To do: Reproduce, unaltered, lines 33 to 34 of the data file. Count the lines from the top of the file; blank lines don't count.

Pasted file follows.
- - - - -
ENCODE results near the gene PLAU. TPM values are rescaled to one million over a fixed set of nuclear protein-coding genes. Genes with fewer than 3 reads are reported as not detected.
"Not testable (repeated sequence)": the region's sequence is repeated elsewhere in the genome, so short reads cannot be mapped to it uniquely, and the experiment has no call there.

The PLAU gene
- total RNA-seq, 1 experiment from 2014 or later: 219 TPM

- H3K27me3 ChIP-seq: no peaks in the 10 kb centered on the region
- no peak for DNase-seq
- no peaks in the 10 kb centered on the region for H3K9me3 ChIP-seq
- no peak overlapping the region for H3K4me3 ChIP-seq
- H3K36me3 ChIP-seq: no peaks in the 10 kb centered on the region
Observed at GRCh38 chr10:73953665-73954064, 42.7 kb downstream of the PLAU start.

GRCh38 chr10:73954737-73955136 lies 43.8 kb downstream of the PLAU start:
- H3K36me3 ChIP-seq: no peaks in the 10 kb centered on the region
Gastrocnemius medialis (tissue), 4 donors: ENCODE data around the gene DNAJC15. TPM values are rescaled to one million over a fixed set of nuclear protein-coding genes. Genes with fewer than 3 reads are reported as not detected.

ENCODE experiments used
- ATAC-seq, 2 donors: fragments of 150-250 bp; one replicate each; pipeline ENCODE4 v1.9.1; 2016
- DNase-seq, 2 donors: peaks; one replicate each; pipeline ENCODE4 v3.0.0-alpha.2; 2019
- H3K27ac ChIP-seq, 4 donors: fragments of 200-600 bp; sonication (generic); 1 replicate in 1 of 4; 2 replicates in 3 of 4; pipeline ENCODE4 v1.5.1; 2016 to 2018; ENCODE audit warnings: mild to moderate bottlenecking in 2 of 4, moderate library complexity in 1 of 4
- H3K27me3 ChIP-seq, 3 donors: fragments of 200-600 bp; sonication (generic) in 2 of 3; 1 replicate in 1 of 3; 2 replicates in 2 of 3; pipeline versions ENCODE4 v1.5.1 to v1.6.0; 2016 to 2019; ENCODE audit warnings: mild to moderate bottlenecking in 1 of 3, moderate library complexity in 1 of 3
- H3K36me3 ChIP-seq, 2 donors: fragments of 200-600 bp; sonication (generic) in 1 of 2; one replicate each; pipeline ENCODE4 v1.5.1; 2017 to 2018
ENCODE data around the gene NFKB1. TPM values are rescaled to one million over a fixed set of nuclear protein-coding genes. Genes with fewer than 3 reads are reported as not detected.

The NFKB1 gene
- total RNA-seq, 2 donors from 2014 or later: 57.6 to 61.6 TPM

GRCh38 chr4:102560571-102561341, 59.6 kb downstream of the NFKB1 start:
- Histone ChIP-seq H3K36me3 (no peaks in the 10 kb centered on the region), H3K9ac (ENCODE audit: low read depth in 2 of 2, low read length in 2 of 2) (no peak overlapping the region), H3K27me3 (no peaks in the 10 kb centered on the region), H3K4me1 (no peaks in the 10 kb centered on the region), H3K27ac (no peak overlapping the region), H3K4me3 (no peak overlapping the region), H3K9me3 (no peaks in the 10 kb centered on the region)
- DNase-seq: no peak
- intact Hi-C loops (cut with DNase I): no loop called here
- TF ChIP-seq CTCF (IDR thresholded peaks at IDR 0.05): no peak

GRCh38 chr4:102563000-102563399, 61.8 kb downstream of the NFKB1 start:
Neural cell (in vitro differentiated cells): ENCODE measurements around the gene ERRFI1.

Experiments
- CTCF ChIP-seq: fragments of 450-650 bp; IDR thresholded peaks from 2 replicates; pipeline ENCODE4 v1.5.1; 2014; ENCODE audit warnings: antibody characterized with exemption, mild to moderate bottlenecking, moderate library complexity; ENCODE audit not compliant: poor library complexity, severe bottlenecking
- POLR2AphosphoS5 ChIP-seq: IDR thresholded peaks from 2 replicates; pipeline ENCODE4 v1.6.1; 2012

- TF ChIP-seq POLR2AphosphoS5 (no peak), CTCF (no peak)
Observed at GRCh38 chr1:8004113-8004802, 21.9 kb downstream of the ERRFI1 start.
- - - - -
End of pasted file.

- TF ChIP-seq POLR2AphosphoS5 (no peak), CTCF (no peak)
Observed at GRCh38 chr1:8004113-8004802, 21.9 kb downstream of the ERRFI1 start.